The British Library’s Endangered Archives Programme: Call for applications
Since, it was established thirteen years ago, the Programme has so far funded over 325 projects in 90 countries worldwide, with grants totalling over £9 million. The Programme is funded by Arcadia, in pursuit of one of its charitable aims to preserve endangered cultural heritage.
The Endangered Archives Programme at the British Library is now accepting grant applications for the next round of funding. Detailed information on the timetable, criteria, eligibility and application procedures is available on the Programme’s website.
The deadline for receipt of preliminary grant applications is 17 November 2017.
The aim of the Programme is to contribute to the preservation of archival material worldwide that is in danger of destruction, neglect or physical deterioration. The endangered archival material will normally be located in countries where resources and opportunities to preserve such material are lacking or limited. The Programme’s objectives are achieved principally by awarding grants to applicants to locate relevant endangered archival collections, where possible to arrange their transfer to a suitable local archival home, and to deposit digital copies with local institutions and the British Library. The digital collections received by the British Library are made available on the Programme’s website for all to access.
They currently have material from 198 projects online; six and a half million images and 25,000 sound recordings. Pilot projects are particularly welcomed, to investigate the survival of archival collections on a particular subject, in a discrete region, or in a specific format, and the feasibility of their recovery. To be considered for funding under the Programme, the archival material should relate to a ‘pre-modern' period of a society's history. There is no prescriptive definition of this, but it may typically mean, for instance, any period before industrialisation. The relevant time period will therefore vary according to the society. For the purposes of the Programme, the term ‘archival material’ is interpreted widely to include rare printed books, newspapers and periodicals, audio and audio-visual materials, photographs and manuscripts. The Programme is keen to enhance local capabilities to manage and preserve archival collections in the future and it is essential that all projects include local archival partners in the country where the project is based. Professional training for local staff is one of the criteria for grant application assessment, whether it is in the area of archival collection management or technical training in digitisation. At the end of the project, equipment funded through the Programme remains with the local archival partner for future use. The Programme is administered by the British Library and applications are considered in an annual competition by an international panel of historians and archivists.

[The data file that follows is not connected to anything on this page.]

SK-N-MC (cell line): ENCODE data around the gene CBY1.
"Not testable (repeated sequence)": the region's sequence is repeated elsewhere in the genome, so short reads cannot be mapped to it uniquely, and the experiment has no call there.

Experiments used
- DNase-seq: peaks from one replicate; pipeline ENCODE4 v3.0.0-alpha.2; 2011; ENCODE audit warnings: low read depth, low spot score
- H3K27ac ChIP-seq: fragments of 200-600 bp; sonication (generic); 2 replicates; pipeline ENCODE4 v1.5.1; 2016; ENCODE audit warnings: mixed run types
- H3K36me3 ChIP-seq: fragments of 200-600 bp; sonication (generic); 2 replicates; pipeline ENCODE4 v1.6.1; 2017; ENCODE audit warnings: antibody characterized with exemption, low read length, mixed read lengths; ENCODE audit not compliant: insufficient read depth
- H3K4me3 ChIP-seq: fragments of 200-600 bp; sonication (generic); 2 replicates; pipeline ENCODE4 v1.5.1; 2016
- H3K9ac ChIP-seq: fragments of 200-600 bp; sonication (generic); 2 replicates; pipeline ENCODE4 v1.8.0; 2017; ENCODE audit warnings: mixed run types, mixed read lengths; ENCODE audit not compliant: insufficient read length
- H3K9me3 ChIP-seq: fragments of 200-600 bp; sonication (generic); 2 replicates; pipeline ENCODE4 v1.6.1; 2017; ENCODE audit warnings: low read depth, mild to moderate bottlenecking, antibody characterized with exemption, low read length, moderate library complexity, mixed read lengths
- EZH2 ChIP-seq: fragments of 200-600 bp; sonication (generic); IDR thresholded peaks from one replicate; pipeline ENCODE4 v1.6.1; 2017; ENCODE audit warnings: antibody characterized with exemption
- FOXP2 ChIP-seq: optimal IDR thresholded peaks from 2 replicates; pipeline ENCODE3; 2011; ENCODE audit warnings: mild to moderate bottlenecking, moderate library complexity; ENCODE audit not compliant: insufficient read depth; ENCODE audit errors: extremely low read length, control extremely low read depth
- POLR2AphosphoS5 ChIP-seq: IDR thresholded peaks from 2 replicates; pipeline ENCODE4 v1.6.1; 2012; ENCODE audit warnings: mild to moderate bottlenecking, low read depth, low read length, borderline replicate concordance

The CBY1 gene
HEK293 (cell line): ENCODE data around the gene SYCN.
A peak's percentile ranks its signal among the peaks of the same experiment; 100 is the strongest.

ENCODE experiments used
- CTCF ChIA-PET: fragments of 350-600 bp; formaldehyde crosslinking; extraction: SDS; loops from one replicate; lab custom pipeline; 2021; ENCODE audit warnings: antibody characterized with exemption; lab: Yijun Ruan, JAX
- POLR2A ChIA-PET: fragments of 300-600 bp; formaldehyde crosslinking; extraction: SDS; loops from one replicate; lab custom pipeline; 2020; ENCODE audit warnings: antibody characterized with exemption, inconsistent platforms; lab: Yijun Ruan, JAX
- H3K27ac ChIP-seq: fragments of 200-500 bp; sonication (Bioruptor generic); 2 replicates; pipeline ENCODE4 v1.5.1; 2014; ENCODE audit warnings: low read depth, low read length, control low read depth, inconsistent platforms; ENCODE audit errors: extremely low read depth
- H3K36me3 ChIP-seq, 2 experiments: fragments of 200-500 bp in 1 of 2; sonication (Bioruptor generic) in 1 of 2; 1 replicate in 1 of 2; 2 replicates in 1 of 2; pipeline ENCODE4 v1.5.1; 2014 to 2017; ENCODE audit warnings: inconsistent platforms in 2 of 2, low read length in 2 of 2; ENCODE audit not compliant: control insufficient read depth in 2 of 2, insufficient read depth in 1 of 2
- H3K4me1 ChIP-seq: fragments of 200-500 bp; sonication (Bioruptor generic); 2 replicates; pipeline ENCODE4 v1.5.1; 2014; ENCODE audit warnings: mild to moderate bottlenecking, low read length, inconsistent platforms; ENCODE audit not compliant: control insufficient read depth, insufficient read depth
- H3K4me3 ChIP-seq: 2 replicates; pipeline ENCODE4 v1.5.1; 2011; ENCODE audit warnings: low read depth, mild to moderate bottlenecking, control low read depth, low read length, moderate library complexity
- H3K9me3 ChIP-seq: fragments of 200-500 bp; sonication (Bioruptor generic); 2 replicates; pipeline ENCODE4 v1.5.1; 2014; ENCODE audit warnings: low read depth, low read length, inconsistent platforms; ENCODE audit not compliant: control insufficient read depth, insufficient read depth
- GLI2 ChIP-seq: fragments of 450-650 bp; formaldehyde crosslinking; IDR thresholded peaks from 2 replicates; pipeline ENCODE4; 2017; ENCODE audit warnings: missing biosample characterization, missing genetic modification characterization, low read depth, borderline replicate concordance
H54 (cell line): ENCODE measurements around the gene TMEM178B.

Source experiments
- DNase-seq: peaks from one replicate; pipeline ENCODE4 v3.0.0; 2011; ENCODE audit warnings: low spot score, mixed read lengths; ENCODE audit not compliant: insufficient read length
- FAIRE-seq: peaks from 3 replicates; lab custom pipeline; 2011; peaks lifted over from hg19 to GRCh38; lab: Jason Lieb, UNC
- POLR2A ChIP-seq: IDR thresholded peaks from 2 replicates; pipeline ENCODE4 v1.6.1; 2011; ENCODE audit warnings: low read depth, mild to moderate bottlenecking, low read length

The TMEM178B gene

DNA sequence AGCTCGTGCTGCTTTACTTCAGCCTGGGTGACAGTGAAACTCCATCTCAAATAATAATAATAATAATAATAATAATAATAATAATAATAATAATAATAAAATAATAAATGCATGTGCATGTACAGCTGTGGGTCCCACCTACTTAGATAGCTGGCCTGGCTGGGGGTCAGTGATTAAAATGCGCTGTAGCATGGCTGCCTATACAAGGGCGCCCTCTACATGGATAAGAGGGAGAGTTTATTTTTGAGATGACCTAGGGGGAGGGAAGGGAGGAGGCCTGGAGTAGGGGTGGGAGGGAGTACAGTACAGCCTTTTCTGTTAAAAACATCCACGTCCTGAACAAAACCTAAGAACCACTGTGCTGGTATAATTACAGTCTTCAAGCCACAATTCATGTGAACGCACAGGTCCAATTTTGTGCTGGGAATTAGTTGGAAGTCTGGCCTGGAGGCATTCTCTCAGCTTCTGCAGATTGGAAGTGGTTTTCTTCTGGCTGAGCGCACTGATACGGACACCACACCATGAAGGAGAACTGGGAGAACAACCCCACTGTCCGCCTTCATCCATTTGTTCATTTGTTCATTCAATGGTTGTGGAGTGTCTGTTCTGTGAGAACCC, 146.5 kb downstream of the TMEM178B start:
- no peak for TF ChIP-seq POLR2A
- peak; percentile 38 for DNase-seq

For further details of application procedures and documentation as well as EAP projects and collections, please visit the Programme’s website: http://eap.bl.uk/ • http://eap.bl.uk/ • email@example.com